Interestingly, more than half of consumers who prefer the Internet as the means of digital bill delivery said they prefer using a biller�s home page, with another quarter preferring the services of a consolidator. It�s not clear, however, if the online households� preferences for using a biller�s home page are due to familiarity with the biller or to a perception of superior service and value.
Biller direct vs. consolidator
When asked about the convenience of consolidating bills, the vast majority of respondents � nearly seven out of 10 � said they would find it valuable to consolidate billing. That�s substantially more than indicated a preference for receiving bills though the biller�s home page. Why the difference? It may be that online consumers are not yet familiar with the services of consolidators or that their particular bills are not yet being consolidated.
So mailers may want to consider the relative advantages of the two models before deciding on a single approach. The biller direct model may have an initial advantage in
attracting online consumers due to their familiarity with the biller�s home page. However, the consolidation approach may have a longer term advantage due to the added convenience it potentially offers consumers.
The keys to success in Internet billing are leverage, choice and ease of use, according to Karl Schumacher, vice president of Document Factory Solutions for Pitney Bowes. �Mailers should consider leveraging their existing investment in legacy-based, statement-generating applications � instead of investing a huge sum in a new or duplicate capability that may be underutilized � so they can continue to serve their traditional paper-based customers while they meet the emerging preference for an electronic billing option.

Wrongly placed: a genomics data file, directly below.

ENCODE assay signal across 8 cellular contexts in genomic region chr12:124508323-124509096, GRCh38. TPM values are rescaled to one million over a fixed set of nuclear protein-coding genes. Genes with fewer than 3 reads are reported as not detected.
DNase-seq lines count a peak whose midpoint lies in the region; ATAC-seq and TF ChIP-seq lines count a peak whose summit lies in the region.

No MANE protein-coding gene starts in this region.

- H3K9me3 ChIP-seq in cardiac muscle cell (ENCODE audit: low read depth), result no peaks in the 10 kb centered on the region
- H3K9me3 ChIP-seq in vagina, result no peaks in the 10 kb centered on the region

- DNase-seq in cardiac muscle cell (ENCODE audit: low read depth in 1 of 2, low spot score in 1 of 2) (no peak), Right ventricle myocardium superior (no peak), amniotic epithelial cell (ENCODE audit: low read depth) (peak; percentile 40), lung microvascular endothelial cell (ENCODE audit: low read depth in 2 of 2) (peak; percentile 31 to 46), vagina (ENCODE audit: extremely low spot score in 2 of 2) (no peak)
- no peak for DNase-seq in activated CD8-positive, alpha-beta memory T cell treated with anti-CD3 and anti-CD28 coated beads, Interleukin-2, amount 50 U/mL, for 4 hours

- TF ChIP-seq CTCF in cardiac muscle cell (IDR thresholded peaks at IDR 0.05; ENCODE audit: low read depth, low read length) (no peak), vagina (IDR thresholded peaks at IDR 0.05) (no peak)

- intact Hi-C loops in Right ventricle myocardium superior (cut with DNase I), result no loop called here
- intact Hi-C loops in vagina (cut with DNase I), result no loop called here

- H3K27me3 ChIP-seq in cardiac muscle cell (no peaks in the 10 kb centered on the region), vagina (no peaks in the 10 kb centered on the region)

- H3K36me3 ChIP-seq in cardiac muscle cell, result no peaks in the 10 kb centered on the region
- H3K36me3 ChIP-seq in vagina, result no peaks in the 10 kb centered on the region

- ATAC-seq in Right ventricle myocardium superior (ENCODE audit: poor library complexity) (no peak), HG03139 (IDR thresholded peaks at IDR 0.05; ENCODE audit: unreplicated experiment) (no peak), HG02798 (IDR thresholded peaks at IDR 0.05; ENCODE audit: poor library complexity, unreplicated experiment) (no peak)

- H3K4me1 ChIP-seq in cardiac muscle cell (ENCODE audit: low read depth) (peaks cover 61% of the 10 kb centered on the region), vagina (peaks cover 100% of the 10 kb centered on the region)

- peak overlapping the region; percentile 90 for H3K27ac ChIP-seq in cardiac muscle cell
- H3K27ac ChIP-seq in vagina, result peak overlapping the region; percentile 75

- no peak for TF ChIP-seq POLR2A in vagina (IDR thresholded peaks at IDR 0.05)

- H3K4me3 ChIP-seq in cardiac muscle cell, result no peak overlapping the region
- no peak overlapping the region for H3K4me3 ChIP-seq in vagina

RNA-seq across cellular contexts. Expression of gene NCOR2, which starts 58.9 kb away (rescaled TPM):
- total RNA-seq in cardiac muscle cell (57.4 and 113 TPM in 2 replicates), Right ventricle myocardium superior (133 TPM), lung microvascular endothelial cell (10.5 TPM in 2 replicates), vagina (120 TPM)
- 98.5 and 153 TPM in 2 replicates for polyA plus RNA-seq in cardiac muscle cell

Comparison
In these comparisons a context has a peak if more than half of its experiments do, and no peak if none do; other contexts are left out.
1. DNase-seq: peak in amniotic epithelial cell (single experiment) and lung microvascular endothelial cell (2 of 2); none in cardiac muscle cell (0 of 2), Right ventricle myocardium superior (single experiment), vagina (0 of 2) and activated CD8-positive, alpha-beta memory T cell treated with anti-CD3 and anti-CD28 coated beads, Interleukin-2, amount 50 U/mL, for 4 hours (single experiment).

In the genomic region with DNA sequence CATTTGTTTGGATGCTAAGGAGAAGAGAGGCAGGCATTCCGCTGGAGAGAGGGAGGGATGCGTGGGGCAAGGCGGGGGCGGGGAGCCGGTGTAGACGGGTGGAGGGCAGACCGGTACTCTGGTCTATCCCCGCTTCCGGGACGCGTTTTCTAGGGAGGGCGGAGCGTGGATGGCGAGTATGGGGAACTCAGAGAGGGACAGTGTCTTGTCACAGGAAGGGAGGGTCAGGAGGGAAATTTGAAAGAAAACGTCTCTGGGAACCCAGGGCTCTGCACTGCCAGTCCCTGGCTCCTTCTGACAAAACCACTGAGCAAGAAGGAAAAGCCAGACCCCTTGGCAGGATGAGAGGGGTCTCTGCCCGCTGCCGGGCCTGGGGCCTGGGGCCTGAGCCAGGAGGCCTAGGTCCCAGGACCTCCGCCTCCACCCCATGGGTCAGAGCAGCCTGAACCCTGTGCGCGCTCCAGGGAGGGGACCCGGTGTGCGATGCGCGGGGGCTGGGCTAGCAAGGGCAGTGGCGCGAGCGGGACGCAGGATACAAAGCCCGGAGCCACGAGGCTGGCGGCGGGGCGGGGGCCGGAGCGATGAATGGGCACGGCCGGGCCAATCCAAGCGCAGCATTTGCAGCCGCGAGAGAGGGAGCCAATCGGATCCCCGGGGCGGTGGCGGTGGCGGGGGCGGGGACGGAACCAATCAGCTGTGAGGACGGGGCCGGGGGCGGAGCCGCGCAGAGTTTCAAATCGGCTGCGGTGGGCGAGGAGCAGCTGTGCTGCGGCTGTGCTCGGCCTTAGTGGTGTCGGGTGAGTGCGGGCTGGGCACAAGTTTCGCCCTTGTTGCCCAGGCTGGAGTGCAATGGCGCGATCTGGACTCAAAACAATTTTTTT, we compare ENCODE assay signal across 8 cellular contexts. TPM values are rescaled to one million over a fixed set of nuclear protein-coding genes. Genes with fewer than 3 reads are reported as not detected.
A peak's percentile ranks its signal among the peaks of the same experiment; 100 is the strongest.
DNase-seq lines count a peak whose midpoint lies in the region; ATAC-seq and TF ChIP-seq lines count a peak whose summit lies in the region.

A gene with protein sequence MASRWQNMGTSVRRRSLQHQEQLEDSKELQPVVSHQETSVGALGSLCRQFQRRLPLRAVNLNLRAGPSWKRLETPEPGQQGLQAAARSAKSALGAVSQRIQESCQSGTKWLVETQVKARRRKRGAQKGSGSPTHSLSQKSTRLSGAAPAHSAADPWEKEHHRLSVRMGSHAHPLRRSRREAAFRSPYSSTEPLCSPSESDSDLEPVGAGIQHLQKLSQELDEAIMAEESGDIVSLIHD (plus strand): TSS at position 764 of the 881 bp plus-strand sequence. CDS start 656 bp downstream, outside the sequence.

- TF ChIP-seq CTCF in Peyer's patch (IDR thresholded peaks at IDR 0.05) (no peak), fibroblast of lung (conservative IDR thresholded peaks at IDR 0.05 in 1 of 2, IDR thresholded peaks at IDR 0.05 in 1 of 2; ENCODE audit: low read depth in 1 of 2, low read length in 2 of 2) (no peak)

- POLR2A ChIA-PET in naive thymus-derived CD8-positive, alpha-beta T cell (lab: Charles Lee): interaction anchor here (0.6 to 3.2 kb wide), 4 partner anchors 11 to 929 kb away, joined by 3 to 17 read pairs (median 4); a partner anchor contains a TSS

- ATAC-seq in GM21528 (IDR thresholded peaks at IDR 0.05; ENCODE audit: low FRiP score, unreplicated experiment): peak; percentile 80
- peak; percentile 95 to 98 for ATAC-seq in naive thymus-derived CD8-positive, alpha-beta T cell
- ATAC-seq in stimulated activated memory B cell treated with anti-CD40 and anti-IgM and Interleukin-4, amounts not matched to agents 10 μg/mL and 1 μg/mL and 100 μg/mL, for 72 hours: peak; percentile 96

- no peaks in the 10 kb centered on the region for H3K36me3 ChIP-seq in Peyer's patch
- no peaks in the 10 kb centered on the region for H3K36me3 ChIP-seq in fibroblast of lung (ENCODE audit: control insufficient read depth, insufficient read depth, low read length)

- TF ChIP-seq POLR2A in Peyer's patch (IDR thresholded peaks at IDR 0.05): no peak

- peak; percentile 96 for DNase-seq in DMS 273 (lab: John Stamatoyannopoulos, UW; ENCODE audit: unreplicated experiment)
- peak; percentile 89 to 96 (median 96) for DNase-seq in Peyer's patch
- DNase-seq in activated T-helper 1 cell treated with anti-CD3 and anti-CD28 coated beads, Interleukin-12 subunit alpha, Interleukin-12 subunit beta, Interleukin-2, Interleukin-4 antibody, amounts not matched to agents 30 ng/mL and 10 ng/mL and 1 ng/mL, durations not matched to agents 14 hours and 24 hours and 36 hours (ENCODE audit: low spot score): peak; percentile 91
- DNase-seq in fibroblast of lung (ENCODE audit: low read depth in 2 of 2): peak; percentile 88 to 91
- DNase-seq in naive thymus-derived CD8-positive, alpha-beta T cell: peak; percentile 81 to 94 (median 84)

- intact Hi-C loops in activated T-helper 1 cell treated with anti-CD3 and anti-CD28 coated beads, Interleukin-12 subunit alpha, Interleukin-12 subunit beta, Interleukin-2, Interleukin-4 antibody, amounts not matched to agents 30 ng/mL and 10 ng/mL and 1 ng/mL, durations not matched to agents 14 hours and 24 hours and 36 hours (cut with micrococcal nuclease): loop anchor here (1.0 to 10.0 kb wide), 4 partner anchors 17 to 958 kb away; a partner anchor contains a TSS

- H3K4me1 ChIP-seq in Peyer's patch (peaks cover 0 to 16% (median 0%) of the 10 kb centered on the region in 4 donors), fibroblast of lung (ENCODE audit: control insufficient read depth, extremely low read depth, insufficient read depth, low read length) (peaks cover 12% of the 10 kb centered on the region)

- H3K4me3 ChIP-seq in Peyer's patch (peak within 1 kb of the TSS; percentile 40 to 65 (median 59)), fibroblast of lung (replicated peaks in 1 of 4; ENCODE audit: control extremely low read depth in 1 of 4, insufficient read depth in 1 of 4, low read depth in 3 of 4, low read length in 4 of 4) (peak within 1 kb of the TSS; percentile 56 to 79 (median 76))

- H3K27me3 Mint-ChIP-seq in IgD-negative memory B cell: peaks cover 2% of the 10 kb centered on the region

�Mailers can also minimize any upfront capital costs by utilizing a service bureau format, which enables mailers to offer an electronic billing option quickly and at a fraction of the ongoing unit cost of processing traditional, paper-based mail.�
As for choice, the biller direct and consolidation model should be viewed as �complementary capabilities, not exclusionary options,� according to Schumacher. �One or the other or both can be utilized,� he adds. �The real danger comes from delay. Debating delivery models merely gives more nimble competitors time to take action and gain an edge.�
Additionally, high-volume mailers that distribute statements only � such as trade confirmations from brokerage firms or statements confirming investments in 40l(k) plans or mutual funds � can still utilize electronic delivery but without a payment capability. The benefit? They respond to the growing consumer preference for faster delivery and easier handling.
And, of course, convenience must be king. Every aspect of the digital service � from enrolling online, to distinguishing between the receipt of statements only, to the capability to both receive bills and make payments, to actually authorizing payment � should be easy for consumers to implement.